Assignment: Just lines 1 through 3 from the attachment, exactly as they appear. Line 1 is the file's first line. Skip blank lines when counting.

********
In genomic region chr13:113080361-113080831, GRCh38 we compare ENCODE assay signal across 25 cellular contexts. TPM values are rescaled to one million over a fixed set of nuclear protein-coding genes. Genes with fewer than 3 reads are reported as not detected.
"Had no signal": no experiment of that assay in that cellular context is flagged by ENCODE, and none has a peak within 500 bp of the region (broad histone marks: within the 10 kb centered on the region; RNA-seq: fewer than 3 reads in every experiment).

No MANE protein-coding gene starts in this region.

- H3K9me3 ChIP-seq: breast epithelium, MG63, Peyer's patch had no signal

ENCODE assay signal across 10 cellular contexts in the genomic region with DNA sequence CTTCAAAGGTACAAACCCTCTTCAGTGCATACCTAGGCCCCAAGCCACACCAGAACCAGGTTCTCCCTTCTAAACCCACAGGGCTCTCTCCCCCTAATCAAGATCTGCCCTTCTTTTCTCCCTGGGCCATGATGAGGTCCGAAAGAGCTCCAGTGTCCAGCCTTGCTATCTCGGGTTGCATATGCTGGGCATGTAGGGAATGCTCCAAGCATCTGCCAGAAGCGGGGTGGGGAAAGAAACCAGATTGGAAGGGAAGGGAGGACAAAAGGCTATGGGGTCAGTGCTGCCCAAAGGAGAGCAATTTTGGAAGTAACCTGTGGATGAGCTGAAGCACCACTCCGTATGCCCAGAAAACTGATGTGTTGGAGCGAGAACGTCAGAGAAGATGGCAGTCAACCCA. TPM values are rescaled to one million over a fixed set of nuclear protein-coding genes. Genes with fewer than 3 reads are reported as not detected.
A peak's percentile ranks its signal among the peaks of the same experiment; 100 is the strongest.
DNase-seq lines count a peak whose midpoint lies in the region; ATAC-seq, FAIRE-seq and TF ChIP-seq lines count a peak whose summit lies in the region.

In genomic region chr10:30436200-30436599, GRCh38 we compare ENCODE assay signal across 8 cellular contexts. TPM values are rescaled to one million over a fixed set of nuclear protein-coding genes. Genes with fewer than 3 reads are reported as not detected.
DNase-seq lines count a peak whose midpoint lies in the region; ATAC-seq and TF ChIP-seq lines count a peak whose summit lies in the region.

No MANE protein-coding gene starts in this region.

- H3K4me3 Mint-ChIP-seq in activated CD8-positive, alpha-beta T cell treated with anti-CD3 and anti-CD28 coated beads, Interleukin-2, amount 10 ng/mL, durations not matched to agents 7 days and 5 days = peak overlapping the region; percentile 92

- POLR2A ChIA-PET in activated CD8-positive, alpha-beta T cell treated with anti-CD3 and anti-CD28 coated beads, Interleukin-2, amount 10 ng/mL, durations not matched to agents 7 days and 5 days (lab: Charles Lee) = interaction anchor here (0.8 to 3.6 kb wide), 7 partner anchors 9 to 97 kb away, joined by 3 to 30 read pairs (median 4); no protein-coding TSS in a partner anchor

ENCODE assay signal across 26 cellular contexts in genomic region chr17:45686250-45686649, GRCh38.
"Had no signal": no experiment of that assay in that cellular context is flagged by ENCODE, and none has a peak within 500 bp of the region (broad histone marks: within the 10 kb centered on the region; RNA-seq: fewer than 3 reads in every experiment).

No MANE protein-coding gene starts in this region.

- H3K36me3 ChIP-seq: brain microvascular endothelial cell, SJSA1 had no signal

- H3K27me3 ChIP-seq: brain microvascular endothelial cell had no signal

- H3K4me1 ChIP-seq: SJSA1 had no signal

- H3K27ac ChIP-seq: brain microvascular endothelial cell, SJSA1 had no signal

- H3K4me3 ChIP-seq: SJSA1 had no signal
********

In genomic region chr13:113080361-113080831, GRCh38 we compare ENCODE assay signal across 25 cellular contexts. TPM values are rescaled to one million over a fixed set of nuclear protein-coding genes. Genes with fewer than 3 reads are reported as not detected.
"Had no signal": no experiment of that assay in that cellular context is flagged by ENCODE, and none has a peak within 500 bp of the region (broad histone marks: within the 10 kb centered on the region; RNA-seq: fewer than 3 reads in every experiment).

No MANE protein-coding gene starts in this region.